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‘Breakinator’ gives peek into materials science

PULLMAN — Some kids play nicely with toys. And, some kids love to smash, hit, throw and destroy them. It’s for the second group, and in the name of good science, that a group of Washington State University students built the “Breakinator.’’

The machine, which uses a winch and spring system to loudly smash things into tiny bits, will be part of a new display on materials science and engineering at the Palouse Discovery Science Center, 2371 N.E. Hopkins Court, in Pullman. Children will be able to bring their own toys from home to destroy. The Breakinator will be on display at the Palouse Family Science Fair on Saturday, July 16, from 10 a.m. to 3 p.m. The event is free and open to the public.

WSU’s student chapter of Material Advantage last year received an $800 grant from ASM International, one of the professional materials societies, to construct an interactive display about materials for the science center. The materials society’s grant program allows student chapters to submit a proposal for educational outreach activities for funding consideration. With the goal of creating better awareness about the field of materials science, the WSU students proposed building a permanent display about materials science in the science center, particularly aimed at youth through 12th grade. The group was one of only five student chapters in the country to receive the grant award in 2004.

Although the Breakinator will make a lot of noise and promises to impress, the machine also will help children better understand why and how materials break. The kids will be able to view the microscopic differences between ductile and brittle fractures and learn how different materials react to force. The exhibit will also include a poster and display of fractured materials, so that students can examine how different materials—such as steel, ceramics or composites—behave under stress. The Breakinator inventors hope to get young people excited about the science of materials.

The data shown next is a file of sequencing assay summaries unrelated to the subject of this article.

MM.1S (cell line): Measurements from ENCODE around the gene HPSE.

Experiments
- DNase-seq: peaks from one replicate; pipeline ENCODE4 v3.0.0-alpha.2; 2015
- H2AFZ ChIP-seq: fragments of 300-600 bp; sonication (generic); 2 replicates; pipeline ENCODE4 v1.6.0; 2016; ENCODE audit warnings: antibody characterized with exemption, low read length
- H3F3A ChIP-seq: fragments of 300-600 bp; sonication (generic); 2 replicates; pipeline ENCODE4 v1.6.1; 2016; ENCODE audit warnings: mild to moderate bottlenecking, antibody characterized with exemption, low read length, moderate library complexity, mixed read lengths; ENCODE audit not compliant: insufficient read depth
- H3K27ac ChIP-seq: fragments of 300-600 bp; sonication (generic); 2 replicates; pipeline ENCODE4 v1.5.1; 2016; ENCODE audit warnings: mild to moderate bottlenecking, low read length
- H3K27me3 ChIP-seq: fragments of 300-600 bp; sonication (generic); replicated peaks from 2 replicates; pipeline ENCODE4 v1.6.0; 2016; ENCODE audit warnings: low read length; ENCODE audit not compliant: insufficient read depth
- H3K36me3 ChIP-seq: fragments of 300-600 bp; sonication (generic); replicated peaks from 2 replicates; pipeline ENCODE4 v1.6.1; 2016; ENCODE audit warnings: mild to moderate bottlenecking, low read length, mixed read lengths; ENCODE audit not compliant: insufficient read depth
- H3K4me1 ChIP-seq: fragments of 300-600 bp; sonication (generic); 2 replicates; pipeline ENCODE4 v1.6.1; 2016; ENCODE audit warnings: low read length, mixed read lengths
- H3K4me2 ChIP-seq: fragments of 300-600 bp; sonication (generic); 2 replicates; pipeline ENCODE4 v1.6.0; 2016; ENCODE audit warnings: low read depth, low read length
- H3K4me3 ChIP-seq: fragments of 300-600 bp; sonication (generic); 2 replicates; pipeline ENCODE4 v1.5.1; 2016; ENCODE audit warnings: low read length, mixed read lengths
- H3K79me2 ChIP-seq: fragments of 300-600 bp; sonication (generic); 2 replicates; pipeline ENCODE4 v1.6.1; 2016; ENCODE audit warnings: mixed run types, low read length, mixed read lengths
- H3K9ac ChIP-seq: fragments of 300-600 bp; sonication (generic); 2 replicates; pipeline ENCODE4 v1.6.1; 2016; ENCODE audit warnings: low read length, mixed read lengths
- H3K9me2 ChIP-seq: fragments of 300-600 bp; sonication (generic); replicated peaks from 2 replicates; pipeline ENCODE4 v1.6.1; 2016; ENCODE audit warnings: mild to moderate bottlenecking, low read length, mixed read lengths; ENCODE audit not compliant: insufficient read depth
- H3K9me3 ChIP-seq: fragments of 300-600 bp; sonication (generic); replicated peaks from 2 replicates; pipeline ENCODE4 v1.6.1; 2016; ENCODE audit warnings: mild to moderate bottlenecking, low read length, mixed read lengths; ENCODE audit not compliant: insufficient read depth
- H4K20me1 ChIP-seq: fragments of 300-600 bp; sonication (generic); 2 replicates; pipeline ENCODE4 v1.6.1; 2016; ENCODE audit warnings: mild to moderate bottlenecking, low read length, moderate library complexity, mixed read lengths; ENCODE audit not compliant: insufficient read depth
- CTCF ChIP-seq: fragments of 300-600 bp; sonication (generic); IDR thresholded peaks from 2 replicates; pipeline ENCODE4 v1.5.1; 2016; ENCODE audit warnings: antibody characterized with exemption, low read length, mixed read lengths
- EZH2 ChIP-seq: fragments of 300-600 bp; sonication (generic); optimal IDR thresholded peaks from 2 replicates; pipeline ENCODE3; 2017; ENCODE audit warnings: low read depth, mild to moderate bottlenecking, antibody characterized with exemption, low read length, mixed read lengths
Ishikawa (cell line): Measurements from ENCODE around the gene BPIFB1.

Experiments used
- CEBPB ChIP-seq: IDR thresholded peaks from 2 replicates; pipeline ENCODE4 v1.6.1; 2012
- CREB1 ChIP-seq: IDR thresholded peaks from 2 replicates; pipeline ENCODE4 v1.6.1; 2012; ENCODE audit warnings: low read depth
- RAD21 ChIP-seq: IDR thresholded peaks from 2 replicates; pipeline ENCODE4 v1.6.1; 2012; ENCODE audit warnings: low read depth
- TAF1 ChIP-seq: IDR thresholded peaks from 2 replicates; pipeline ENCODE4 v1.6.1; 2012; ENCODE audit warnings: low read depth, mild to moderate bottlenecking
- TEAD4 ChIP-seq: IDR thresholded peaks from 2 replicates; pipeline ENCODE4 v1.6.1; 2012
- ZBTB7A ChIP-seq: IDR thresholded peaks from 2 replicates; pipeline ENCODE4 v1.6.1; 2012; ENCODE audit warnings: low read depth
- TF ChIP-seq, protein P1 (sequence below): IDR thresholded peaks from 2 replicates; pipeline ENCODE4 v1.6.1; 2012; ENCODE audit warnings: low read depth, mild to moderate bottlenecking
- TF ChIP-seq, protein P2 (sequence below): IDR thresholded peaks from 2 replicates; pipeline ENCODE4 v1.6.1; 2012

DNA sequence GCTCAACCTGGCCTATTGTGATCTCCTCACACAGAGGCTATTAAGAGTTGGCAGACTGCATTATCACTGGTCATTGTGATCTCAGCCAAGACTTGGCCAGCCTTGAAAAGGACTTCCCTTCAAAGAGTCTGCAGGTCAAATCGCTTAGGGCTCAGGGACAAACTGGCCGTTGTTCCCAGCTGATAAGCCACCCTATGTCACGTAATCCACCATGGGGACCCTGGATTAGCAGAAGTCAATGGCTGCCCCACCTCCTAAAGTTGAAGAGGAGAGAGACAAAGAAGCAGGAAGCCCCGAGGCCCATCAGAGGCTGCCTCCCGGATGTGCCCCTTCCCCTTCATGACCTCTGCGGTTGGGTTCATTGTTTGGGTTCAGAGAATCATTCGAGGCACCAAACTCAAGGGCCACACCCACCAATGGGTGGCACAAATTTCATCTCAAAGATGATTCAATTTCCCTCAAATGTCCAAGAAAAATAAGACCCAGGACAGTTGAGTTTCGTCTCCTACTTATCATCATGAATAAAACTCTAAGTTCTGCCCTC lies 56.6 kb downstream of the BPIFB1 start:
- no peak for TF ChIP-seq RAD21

“The awareness of materials science engineering as a career escapes most people, meaning we are constantly explaining ourselves to the world with examples such as plastic decking and silicon chips in computers,’’ said Wayne Burnett, president of WSU’s chapter of Material Advantage. “In eastern Washington, many students interested in engineering are not exposed to materials science engineering at their high schools, resulting in the loss of hundreds or thousands of potential future pioneers.’’

The WSU student chapter of Material Advantage, which includes about 25 students, has received many of the society’s national awards in recent years, winning major chapter awards five of the past seven years. Officers during 2004-2005 were Wayne Burnett, president; Ryan Eames, vice president; Elly Senn, secretary; Jonathan Winterstein, treasurer; and Jerrod Miller, WSU College Representative.

For more information on the Palouse Discovery Science Center, visit its Web site at

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